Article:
On Monday the 22nd of July 2019 news broke that one Mr. Precious Owolabi, a youth corps member serving at Channels Television News in Abuja, was shot while reporting the clash between the Nigerian Police Force (“NPF”) and members of the Islamic Movement in Nigeria (“IMN”).

The news spurred further outrage when it was reported that Mr. Owolabi was allegedly rejected by the various hospitals where he was taken to for treatment of his gunshot wounds, which unfortunately led to his untimely and preventable death. This devastating new has once more brought to the fore, the applicability of the provisions of Compulsory Treatment and Care for Victims of Gunshot Act 2017 (“the Act”) in the circumstance as the law that regulates situations of this nature. The Act provides for the compulsory treatment and care for victims of gunshots by hospitals in Nigeria and goes further to impose on every citizen, a civic duty to render every possible assistance to any person with gunshot wounds by ensuring that the person is taken to the nearest hospital for immediate treatment.


We shall, in the succeeding paragraphs embark on a brief exposition of the provisions of the Act.

An Appraisal of the Act

There are sixteen (16) sections in the Act and the following are notable among them:

  • Every hospital is to receive and treat victims of gunshot wounds with or without police clearance and/or payment of an initial deposit, but are duty bound to report to the nearest police station within two hours of commencing treatment on the victim[1].
  • No person with a gunshot wound shall be subjected to torture or any inhuman or degrading treatment by any person or authority including the police or any security agency[2].This provision reaffirms the constitutional right of every citizen to dignity of human person[3].
  • The police may only receive a gunshot victim upon certification of fitness by the Chief Medical Director of the hospital where he is receiving treatment[4].
  • The High Court of a State or the FCT may in deserving cases order a person convicted under the Act in addition to other penalties, to pay damages to the victim as restitution for injuries or loss sustained by the victim and such order is enforceable by the victim or by the prosecutor on behalf of the victim[5].
  • Every hospital is to keep an adequate record of the treatment of bullet wound victims[6].
  • A hospital that receives any gunshot victim is required to notify the family members or relations of the victim as far as they may ascertain within 24 hours of becoming aware of the victim’s identity.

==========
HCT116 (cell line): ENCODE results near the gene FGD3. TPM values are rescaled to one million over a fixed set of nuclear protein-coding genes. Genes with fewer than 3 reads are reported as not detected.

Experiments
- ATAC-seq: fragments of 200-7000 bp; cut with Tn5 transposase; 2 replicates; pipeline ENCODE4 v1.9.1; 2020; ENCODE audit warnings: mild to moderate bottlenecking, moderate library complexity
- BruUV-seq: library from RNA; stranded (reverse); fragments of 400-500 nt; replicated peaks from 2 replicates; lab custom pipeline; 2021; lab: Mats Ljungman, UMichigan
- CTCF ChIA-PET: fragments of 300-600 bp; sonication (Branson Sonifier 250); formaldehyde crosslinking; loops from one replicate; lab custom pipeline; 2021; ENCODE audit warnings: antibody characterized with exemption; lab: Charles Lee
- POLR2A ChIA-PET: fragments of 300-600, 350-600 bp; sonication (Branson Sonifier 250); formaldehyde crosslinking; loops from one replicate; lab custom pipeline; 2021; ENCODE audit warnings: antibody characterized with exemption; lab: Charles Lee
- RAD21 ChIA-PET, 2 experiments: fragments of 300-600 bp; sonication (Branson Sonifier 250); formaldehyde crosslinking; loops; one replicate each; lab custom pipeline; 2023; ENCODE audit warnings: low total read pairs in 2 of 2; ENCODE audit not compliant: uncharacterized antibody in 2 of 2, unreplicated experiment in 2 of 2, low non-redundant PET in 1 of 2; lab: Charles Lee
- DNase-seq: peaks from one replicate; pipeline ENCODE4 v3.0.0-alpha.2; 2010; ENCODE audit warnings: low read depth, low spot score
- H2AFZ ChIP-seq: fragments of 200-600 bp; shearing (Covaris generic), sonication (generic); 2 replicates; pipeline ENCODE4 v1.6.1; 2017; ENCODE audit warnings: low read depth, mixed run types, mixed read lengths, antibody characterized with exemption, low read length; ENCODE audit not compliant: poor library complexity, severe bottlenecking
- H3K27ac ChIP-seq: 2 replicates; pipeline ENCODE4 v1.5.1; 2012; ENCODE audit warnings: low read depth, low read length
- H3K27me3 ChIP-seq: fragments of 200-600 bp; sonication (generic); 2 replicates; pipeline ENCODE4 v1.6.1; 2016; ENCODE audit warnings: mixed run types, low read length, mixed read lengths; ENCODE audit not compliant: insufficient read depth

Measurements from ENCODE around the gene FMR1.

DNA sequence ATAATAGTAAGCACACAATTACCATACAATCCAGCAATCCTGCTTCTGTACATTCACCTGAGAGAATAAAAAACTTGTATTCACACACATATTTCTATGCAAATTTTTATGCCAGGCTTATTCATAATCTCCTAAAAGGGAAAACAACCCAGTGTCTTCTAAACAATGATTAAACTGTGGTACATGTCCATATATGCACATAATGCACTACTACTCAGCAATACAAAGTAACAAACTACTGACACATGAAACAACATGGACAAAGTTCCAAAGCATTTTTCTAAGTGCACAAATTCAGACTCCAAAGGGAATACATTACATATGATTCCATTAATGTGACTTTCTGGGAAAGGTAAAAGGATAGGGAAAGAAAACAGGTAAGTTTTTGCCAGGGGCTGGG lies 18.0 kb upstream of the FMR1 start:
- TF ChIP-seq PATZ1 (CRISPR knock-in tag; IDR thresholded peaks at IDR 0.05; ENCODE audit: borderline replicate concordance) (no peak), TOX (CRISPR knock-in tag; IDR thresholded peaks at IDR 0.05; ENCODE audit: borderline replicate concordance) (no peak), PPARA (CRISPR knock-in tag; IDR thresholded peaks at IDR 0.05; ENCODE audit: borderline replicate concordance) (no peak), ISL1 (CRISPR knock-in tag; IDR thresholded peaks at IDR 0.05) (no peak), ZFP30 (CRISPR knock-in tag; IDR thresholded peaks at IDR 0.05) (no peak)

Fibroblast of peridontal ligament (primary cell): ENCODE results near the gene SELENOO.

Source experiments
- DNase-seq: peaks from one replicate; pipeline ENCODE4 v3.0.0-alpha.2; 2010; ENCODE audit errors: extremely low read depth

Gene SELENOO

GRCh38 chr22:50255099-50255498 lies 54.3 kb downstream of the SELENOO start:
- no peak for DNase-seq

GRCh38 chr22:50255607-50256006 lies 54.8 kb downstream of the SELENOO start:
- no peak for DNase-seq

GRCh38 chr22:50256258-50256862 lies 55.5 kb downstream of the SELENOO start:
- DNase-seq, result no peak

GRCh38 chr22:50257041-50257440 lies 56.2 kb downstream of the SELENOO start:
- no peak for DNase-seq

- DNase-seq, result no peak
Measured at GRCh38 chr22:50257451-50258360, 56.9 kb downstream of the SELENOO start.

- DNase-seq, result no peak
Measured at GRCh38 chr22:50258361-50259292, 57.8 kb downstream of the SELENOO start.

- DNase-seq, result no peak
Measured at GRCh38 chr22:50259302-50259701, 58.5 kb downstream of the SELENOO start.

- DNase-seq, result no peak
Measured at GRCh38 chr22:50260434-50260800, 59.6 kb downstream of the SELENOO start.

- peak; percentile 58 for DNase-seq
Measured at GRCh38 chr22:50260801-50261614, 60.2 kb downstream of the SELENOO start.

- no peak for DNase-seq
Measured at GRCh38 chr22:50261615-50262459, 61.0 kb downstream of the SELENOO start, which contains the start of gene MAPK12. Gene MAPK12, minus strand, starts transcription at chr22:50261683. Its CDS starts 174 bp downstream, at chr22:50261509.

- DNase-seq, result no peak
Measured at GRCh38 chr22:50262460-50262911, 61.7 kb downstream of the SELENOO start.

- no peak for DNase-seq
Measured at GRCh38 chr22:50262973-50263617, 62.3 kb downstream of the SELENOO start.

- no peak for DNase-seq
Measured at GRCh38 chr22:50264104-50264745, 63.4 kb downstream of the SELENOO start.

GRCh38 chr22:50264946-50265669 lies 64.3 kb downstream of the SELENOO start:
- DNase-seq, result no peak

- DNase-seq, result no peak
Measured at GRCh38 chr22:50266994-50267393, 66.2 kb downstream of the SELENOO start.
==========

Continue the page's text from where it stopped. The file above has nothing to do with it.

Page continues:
• Any authority or person, whose omission results in the unnecessary death of a gunshot victim shall be liable to imprisonment for 5 years or a fine in the sum of N 500,000.00 or both[7].
  • Any person who commits an offence under the Act especially, when the offence does not lead to death of victim but led to substantial physical, mental, emotional and psychological damage, shall be liable on conviction to imprisonment for a term of not more than 15 years and not less than 5 years without the option of fine.
  • Where an offence (under the Act) is committed by a corporate body, the corporate head shall be prosecuted[8].


Our Concluding Thoughts

The above provisions are quite commendable, given the hitherto position where our hospitals were noted for refusing to attend to gunshot victims without a police clearance and/or initial monetary deposit which resulted in a lot of lives being lost. Far reaching and laudable as the provisions of the Act are, it is imperative to note that citizens who the law is meant to protect may not be able to take maximum benefits of same unless those shouldered with the responsibility of enforcing the law are alive to their various responsibilities.

We therefore recommend that various sensitization programs be conducted by the Governments at all levels throughout the country through the appropriate information dissemination agencies, such that citizens are informed of their various rights and obligations under the Act. We also urge the relevant enforcement agencies like the NPF to be more proactive in ensuring that the provisions of the Act are strictly complied with.

It is our considered opinion that the enactment of the Act is a step in the right direction as it would see our hospitals become more responsive in attending to gunshot victims so as not to attract any punishment under the Act.


For further information on the foregoing (none of which should be taken as legal advice), please contact: Ebuka Obidigwe ( with the subject: “An appraisal of the Compulsory Treatment and Care for Victims of Gunshots Act, 2017”

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